- Author: Josh Hanagarne
- ISBN: 9781592407873
- Publisher: Avery
- Genre: Non-Fiction/Memoir
- Pages: 291
An inspiring story of how a Mormon kid with Tourette’s found salvation in books and weight-lifting.
The World’s Strongest Librarian illuminates the mysteries of this little-understood disorder, as well as the very different worlds of strongman training and modern libraries. With humor and candor, this unlikely hero traces his journey to overcome his disability — and navigate his wavering Mormon faith — to find love and create a life worth living. – Goodreads synopsis
Awhile back, Audible was having a sale, and I got The World’s Strongest Librarian for less than $5. Had I not been looking for inexpensive audiobooks to help me get through my daily commute, I might not have ever come across this gem of a memoir.
Honestly, I probably wouldn’t have even picked this one up if it wasn’t about a librarian. I’m not Mormon, or Christian for that matter, and though Tourette’s is an interesting disability, I didn’t think it was interesting enough to warrant reading a book about it. Well, I was wrong. First of all, his struggles with faith resonated with me because I was raised Catholic, and while I eventually found what I was looking for in Buddhism, the run of emotions, thoughts, and questions Hanagarne experiences throughout the book were similar to my own. Secondly, I understood in a very clinical way what Tourette’s is, but I never thought about how it could affect every area of a person’s life. While it’s a physical disability, it seems to have the same stigma attached to it as the majority of mental disabilities. Just as many people ask those dealing with Depression why can’t they just be happy, I get the impression that the same people probably want to ask why can’t you just stop doing [insert physical/vocal tick here].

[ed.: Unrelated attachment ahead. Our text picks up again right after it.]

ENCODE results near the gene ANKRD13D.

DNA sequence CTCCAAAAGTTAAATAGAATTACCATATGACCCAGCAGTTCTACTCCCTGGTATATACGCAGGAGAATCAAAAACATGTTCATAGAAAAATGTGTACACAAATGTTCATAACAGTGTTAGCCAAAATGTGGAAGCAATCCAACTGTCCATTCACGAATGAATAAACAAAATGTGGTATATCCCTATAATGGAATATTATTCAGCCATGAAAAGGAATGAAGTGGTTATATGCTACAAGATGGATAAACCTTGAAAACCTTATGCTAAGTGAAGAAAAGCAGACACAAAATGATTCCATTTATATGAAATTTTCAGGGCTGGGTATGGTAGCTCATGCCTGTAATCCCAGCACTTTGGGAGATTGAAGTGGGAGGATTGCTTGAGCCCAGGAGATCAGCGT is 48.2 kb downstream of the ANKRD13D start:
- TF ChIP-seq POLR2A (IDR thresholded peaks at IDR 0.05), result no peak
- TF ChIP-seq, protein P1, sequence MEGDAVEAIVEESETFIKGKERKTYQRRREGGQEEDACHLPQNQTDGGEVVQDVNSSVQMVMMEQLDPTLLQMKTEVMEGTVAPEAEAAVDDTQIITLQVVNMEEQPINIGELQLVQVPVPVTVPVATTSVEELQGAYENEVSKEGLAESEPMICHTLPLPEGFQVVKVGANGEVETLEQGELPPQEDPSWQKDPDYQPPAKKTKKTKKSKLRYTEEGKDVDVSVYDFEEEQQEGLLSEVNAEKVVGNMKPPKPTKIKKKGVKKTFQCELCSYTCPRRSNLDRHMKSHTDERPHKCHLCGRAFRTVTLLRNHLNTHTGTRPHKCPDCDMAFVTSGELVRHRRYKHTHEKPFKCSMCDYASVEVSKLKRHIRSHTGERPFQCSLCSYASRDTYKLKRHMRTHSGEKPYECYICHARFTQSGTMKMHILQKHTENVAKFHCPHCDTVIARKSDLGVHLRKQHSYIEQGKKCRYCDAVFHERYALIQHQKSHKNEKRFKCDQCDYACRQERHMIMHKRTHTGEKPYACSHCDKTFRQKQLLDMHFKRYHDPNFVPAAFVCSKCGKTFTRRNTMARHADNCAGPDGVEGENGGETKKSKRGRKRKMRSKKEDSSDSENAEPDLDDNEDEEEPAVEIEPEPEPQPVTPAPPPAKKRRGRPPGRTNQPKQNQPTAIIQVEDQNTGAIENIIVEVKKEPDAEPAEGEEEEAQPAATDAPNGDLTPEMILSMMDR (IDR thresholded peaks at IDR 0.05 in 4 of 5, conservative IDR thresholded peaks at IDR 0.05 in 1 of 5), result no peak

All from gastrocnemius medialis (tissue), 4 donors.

To me, this book proves that having a support network of family and/or friends is one of the most important elements in determining how well someone handles just about anything that life can throw your way. It also proves that books and libraries are just as important because ultimately we each have to find our own way and what works for us. What better place than the library to find the resources to do that? If you need convincing, check out The World’s Strongest Librarian.